“The Coryanthes macrantha is perhaps the most wonderful of all known orchids, even more wonderful in structure and function than Catasetum.“
— Charles Darwin
Notes on the Fertilization of Orchids, 1869.
Orchids are well-adapted plants concerning evolution. However, they do not survive in water or desert sites. As to to fertilization, their flowers are among the most specialized. The great majority of orchids are pollinated by birds or insects and some of them are so specialized that they depend exclusively on a single species of insect.
Angraecum sesquipedale is known as Darwin’s orchid. Even though it had been discovered by a French botanist in the eighteenth century, it was Darwin who assumed that the flower was pollinated exclusively by a moth with a long enough snout (proboscis) to penetrate the 30 cm of the channel leading to the nectar receptacle. The scientist was mocked when he proposed this hypothesis which was proved to be true twenty years later.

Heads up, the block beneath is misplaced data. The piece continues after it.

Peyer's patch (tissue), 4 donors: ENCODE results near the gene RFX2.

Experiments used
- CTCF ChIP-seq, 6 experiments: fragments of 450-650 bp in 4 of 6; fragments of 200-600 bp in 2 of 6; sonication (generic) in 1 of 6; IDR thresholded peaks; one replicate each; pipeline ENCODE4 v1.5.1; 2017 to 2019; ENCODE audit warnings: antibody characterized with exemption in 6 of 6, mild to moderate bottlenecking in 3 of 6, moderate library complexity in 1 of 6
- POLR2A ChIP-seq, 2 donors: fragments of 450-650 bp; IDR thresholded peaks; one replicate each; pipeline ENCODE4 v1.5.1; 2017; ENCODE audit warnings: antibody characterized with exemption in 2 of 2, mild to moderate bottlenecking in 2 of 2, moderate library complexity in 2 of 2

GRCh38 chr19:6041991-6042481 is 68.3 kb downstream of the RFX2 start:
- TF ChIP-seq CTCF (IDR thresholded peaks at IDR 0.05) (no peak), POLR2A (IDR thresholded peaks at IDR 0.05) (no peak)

When Darwin was a child, the beetles were perhaps the first life form that caught his attention. His famous collection had its beginning in Cambridge and some of his species can still be seen at the Cambridge Zoology Museum. On his voyage through Brazil, it took him just a day to collect several species of this group of insects.
In the preface to the second edition of Darwin’s publication on orchids, the naturalist thanks Fritz Müller for the new and curious information about the plant, as well as for the errors pointed out.
Müller, whom Darwin used to call the prince of observers, worked as a traveller naturalist for the National Museum in Brazil. The regular correspondence between Darwin and the German naturalist is rich in tropical species, examples of life-forms that are much more difficult to be studied in Europe, as the toucan, the bromeliads, and, mainly, the orchids. As Müller concentrated on the relation plant-insect, he also took part in the peculiar and specialized fertilization of the orchids.